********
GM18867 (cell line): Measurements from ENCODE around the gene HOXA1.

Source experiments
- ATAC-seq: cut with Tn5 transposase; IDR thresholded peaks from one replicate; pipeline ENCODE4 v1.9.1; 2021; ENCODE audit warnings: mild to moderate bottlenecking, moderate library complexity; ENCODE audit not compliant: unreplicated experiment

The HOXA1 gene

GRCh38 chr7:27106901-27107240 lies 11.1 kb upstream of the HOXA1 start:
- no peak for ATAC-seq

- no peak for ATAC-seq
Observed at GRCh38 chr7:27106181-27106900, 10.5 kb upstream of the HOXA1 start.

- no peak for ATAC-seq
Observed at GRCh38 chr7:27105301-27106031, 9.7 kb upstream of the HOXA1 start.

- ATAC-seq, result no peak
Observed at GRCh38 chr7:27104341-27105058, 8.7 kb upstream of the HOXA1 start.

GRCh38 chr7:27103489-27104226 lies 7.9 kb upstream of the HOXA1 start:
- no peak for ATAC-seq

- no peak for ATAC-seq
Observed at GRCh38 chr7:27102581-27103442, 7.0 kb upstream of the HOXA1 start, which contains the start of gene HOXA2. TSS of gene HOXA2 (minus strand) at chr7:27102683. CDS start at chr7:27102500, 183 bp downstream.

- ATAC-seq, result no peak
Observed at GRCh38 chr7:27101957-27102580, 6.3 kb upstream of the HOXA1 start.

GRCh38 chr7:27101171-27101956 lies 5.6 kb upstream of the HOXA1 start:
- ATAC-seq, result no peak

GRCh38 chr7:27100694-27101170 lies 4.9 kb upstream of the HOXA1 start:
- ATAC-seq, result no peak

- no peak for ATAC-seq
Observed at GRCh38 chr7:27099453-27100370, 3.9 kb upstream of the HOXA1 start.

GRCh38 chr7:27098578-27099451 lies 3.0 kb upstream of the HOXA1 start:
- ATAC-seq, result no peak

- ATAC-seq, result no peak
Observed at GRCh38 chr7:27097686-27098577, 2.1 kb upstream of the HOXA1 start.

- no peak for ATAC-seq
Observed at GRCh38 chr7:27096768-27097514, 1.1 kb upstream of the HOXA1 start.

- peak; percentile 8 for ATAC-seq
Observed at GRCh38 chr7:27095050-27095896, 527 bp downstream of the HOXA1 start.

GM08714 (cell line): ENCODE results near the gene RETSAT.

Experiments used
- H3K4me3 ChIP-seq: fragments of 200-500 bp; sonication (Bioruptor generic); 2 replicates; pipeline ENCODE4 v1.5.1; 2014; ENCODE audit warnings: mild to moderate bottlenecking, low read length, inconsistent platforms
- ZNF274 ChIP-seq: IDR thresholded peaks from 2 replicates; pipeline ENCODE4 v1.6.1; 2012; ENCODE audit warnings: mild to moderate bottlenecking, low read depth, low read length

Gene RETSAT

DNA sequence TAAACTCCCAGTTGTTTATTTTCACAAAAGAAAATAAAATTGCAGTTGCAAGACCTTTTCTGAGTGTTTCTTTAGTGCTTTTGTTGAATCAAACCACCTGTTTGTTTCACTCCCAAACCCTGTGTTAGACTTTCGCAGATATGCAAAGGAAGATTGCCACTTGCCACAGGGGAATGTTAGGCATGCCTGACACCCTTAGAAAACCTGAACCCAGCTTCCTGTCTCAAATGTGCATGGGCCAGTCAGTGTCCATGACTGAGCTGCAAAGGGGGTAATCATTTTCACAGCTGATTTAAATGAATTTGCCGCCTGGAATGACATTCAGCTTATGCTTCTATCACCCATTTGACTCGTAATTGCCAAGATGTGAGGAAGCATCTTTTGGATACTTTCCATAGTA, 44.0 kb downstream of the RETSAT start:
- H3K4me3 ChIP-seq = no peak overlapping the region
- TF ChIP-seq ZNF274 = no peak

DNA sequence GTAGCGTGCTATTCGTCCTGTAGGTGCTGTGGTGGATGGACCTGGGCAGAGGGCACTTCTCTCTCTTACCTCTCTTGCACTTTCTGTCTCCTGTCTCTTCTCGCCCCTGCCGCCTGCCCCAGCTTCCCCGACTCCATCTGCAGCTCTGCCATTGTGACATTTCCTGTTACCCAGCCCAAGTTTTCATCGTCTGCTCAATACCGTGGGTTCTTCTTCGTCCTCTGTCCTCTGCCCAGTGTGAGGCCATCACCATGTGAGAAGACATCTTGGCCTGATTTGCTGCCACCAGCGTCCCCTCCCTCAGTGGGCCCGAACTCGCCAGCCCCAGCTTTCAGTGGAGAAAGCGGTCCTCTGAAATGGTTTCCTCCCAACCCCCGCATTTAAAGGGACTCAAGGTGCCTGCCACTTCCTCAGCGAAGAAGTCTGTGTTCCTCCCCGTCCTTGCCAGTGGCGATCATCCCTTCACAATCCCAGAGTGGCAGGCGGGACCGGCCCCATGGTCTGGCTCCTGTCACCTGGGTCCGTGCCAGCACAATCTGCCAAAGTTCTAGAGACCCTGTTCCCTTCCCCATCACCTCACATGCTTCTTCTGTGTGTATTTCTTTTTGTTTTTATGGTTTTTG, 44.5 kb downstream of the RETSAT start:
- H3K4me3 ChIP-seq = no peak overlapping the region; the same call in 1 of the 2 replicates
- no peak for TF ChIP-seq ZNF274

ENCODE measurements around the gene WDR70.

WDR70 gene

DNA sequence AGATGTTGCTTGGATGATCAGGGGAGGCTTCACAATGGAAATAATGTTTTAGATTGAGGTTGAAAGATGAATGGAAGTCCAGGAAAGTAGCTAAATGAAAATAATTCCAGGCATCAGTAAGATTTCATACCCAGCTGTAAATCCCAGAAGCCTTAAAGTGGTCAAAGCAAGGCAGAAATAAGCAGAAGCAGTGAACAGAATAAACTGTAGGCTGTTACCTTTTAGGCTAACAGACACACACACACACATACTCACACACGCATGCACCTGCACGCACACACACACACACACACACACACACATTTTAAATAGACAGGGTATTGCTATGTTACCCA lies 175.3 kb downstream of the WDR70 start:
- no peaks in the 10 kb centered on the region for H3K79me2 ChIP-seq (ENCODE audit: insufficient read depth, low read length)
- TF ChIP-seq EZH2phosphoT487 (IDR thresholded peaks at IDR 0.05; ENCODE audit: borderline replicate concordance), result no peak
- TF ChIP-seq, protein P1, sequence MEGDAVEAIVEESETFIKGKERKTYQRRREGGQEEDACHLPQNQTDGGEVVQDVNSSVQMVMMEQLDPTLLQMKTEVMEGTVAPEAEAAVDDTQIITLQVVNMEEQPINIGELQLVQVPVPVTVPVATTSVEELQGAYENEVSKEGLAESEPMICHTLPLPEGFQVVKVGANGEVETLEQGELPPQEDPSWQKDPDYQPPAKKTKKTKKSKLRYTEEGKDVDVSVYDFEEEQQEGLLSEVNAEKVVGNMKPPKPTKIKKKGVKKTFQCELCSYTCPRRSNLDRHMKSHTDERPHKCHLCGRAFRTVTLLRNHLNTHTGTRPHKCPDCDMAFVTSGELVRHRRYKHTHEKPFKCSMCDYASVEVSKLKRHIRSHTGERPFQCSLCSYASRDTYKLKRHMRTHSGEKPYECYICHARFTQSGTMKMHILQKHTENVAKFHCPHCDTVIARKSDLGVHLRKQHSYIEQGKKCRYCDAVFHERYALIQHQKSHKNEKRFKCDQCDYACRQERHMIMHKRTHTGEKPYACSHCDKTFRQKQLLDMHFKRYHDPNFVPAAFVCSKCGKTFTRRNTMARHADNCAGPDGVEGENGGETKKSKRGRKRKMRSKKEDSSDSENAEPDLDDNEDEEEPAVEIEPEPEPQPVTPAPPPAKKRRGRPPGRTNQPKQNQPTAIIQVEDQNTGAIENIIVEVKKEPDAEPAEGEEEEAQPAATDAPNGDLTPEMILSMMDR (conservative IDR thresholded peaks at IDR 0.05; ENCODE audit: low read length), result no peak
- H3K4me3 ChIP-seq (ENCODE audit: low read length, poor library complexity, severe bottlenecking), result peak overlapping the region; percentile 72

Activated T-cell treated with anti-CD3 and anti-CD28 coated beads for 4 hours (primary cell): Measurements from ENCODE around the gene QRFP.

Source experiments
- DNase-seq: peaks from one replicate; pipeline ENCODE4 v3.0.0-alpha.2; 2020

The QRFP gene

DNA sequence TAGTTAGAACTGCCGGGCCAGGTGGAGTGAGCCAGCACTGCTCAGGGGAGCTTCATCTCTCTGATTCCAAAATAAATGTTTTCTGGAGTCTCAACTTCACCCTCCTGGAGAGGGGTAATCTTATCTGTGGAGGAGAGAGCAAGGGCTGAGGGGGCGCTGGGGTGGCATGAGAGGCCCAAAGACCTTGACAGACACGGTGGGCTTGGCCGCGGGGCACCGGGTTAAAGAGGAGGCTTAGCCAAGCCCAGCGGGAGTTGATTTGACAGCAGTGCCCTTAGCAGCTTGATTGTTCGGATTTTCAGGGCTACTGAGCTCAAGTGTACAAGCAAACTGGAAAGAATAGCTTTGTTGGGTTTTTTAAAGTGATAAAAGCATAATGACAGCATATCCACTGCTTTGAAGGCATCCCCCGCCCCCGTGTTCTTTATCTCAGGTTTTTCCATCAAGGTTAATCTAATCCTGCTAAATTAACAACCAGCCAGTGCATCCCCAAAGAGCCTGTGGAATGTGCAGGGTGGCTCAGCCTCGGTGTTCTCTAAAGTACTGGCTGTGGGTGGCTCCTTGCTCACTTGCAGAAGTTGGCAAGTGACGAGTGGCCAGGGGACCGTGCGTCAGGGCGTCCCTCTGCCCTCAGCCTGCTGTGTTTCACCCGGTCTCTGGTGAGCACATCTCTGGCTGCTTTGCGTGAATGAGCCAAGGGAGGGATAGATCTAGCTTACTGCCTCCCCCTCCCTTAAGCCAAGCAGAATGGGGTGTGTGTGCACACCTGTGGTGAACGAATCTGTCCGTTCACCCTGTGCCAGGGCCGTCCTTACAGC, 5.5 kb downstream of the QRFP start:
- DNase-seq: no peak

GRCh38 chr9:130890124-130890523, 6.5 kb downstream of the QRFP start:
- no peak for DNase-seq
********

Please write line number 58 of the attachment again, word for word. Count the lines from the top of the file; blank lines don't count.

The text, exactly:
- no peak for DNase-seq